Descriptive analyses were conducted for sex, American Society of Anesthesiologists (ASA) classification, type of anaesthesia and surgery, SwQoR score, and preoperative MCS and PCS. Guided by earlier studies, means and standard deviations (SDs) are used for the SwQoR scores [17, 18, 20]. The differences in sex, ASA classification, type of anaesthesia and surgery, and SwQoR results for PODs 7 and 14 between the patients in the low versus high preoperative MCS and PCS categories were analysed with Chi-square tests and Mann–Whitney U tests. A multivariable stepwise linear regression analysis of factors showed associations with preoperative MCS and PCS, accounting for age, sex, type of surgery and anaesthesia, ASA classification and SwQoR scores on days 7 and 14.

A p value of < 0.01 was considered statistically significant. Statistical analyses were conducted using IBM SPSS Statistics 24 (IBM Inc., Armonk, NY, USA) and Microsoft Office Excel 2013 (Microsoft Corp., Seattle, WA, USA).


The main study of this project [21] included 1027 patients, 756 (73.6%) of whom completed the SwQoR scale on POD 7 (Table 1). The mean MCS was 48.3 (SD 10.8) and the mean PCS 44.9 (SD 10.3). The majority of the patients reported a high MCS, i.e. > 50, n = 452 (69.8%), and a low PCS, pre-surgery, i.e. < 50, n = 478 (63.2%).

Table 1 Demographic data, type of anaesthesia and f surgery

Mental health

Significantly more women than men had a poor MCS, 197/435 (45.3%) versus 107/321 (33.3%), p = 0.001. There was also a difference in age, irrespective of sex, seen as a significantly lower mean age in those suffering from poor mental health, compared with those having good mental health, 44 years (SD 15.1) versus 47 years (SD 14.8), p = 0.006. No differences were seen in ASA classification, type of surgery or anaesthesia, duration of surgery and duration of stay at the post-anaesthesia care unit.

There was a significantly lower quality of recovery (SwQoR), i.e. a higher rating of symptoms/discomfort, in 21/24 items on POD 7 and 22/24 items on POD 14 in patients with a low MCS, pre-surgery, compared with those with a high MCS.

This difference was significant also for the global SwQoR score (Table 2 and Fig. 1). Both quality of recovery and sex were independently associated with preoperative MCSs: the SwQoR score for POD 7 was R = 0.412, R2 = 0.170 (standard error = 9.824; p < 0.001); the SwQoR score for POD 14 was R = 0.458, R2 = 0.290 (standard error = 9.607; p < 0.001); for sex, R = 0.441, R2 = 0.194 (standard error = 9.688; p < 0.001).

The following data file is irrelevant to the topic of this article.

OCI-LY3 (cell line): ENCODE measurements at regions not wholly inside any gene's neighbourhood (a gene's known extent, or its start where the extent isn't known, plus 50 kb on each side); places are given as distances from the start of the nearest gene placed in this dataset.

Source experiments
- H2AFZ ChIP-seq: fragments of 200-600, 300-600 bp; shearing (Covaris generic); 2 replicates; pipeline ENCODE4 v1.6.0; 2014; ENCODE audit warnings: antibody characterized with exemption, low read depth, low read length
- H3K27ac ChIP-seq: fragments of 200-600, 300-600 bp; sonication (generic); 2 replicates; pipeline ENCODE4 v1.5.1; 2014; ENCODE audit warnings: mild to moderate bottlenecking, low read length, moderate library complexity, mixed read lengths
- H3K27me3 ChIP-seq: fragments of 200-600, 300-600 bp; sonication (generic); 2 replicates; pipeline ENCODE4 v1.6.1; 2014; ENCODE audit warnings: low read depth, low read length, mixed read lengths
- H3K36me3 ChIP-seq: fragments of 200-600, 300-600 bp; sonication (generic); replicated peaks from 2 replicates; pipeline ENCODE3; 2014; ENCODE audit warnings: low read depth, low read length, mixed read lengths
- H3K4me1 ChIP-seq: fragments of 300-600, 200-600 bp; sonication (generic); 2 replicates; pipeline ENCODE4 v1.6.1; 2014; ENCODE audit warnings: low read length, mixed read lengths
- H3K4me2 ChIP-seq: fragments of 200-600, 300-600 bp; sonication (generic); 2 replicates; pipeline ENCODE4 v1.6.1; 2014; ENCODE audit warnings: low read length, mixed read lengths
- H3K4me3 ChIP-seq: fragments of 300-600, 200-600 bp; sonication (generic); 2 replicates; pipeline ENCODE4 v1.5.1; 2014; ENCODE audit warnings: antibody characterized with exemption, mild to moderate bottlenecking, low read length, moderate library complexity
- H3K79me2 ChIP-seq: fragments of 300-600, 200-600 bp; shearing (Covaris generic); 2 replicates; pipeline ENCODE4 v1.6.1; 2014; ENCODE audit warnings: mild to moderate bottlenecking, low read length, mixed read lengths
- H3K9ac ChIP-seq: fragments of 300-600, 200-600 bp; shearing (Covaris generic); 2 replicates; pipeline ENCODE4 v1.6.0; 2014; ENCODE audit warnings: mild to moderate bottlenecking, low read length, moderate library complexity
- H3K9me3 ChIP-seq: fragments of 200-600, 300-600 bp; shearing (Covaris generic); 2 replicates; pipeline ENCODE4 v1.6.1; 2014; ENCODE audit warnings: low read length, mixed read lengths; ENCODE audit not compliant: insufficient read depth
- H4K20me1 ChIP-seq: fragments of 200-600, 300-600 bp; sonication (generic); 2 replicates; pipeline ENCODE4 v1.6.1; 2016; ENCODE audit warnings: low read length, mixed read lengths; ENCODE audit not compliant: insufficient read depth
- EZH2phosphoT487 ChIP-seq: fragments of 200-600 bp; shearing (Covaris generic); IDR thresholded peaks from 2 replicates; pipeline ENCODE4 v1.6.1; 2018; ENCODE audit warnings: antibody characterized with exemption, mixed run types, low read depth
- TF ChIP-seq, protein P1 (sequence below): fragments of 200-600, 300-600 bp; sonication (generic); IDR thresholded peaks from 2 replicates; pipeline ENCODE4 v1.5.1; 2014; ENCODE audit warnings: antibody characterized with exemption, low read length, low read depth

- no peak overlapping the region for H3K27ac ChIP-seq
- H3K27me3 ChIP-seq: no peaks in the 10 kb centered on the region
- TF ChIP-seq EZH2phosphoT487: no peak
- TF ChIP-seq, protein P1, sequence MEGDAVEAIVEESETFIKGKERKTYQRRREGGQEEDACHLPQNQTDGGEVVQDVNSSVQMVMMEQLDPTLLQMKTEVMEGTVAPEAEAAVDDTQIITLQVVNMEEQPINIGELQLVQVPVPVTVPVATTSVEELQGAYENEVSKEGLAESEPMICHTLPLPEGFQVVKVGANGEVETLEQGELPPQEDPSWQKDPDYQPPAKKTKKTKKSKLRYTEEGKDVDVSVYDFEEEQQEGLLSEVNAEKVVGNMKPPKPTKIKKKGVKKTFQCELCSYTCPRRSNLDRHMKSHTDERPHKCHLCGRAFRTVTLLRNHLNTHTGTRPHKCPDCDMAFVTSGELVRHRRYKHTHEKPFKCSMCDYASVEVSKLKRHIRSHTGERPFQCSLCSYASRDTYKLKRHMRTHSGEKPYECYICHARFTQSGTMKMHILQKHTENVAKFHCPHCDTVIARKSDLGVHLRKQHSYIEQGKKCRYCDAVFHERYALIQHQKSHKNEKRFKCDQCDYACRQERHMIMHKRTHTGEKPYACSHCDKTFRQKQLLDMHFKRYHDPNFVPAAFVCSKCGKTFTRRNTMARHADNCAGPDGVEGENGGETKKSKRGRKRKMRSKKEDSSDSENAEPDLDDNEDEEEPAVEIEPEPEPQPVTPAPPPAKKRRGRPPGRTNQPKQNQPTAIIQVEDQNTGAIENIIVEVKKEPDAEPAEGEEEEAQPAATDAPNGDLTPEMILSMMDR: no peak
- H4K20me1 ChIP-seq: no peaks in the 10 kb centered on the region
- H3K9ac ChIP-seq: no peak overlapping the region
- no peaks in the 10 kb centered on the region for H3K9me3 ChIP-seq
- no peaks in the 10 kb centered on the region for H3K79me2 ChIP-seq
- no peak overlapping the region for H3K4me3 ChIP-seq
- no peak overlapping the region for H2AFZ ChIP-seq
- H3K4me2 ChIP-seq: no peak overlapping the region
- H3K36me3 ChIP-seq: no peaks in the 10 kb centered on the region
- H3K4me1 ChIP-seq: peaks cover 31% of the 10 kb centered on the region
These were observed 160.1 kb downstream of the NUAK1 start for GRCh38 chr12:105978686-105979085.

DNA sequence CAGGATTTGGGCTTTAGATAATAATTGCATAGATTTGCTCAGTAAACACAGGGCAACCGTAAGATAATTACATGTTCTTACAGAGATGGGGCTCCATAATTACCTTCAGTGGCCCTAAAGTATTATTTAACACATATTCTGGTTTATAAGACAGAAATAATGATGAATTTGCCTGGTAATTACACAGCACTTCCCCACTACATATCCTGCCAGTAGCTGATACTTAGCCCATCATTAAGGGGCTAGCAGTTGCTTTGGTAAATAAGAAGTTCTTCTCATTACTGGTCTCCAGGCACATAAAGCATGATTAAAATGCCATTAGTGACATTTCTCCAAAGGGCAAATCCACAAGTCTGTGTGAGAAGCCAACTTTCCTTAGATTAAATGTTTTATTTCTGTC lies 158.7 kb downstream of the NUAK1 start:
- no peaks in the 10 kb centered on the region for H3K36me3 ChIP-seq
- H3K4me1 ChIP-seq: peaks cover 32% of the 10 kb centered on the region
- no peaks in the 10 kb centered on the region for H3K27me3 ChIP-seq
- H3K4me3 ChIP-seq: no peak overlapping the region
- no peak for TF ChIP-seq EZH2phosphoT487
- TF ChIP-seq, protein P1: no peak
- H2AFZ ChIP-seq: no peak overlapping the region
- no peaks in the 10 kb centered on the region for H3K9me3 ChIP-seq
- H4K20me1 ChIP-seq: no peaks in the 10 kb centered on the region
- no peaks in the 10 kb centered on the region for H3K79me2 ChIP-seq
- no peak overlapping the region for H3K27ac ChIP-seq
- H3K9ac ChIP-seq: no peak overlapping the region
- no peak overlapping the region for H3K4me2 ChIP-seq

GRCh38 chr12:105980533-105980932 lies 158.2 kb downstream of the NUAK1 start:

Table 2 Postoperative recovery, assessed on postoperative day (POD) 7 and 14 using the Swedish web version of the Quality of Recovery (SwQoR) scale, in patients with a low vs high preoperative mental component score (MCS)
Fig. 1
figure 1

Global postoperative recovery, assessed on postoperative day (POD) 7 and 14 using the Swedish web version of the Quality of Recovery (SwQoR) scale, in patients with a low versus high preoperative mental component score (MCS) and low versus high preoperative physical component score (PCS)

Physical health

Those suffering from poor preoperative physical health had a significantly higher mean age compared with those in good physical health, 46 years (SD 14.8) versus 44 years (SD 15.1), p = 0.004. There was also a difference in type of surgery, with a higher proportion of patients with a poor preoperative PCS undergoing hand (71.8%) and orthopaedic (82.8%) surgery compared with general (44.2%), gynaecological (28%) and ENT surgery (38.8%), p < 0.001. No differences were seen in sex, ASA classification, type of anaesthesia, duration of surgery and duration of stay at the post-anaesthesia care unit.

There was significantly lower quality of recovery (SwQoR), i.e. a higher rating of discomfort, in 18/24 items on POD 7 and in 13/24 items on POD 14 in patients with a poor preoperative PCS compared with patients with a high preoperative PCS. Also, the global SwQoR score differed significantly (Table 3 and Fig. 1). The SwQoR score on POD 7 and type of surgery were independently associated with the preoperative PCS. The SwQoR score for POD 7 was R = 0.422, R2 = 0.178 (standard error = 9.381; p < 0.001); for type of surgery, R = 0.355, R2 = 0.126 (standard error = 9.662; p < 0.001).

Table 3 Postoperative recovery, assessed on postoperative day (POD) 7 and 14 using the Swedish web version of the Quality of Recovery (SwQoR) scale, in patients with a low vs high preoperative Physical Component Score (PCS)


Our results show that even in a relatively healthy population undergoing minor surgery, preoperative mental and physical health has a great impact on late postoperative recovery. It can also be discussed if the individual changes and differences comparing cohorts and over time are of minimal meaningful clinical significance (most having < 2) outside of measures related to muscle pain, surgical wound pain, and difficulty in urination. Minimal clinically important differences (MCIDs) have not been determined for SwQoR. However, Myles et al. [22] have found that perioperative interventions that result in a change of 6.3 for the QoR-40, including 40 items, signify a clinically important improvement or deterioration. In present study, the differences in global SwQoR on POD 7 between low (43.02) and high mental (22.97) health was 20.05 which could be interpreted as a clinical important differences. Aspari and Lakshman state that a factor that is most commonly overlooked is the patient’s psychological status and its influence on postoperative recovery [23] as well as the number of people suffering from mental health problem has increase over the years [24]. Despite this, it is hard to find studies examining postoperative recovery of day surgery patients and its relation to poor preoperative mental health. Nevertheless, our findings are supported by other studies investigating isolated symptoms such as postoperative pain in patients undergoing major surgery that report an association between poor preoperative mental status and increased rate of postoperative complications [7], [25], adverse events [11], mortality [8, 9], opioid use and risk of chronic use [7] and pain [4,5,6, 23, 26].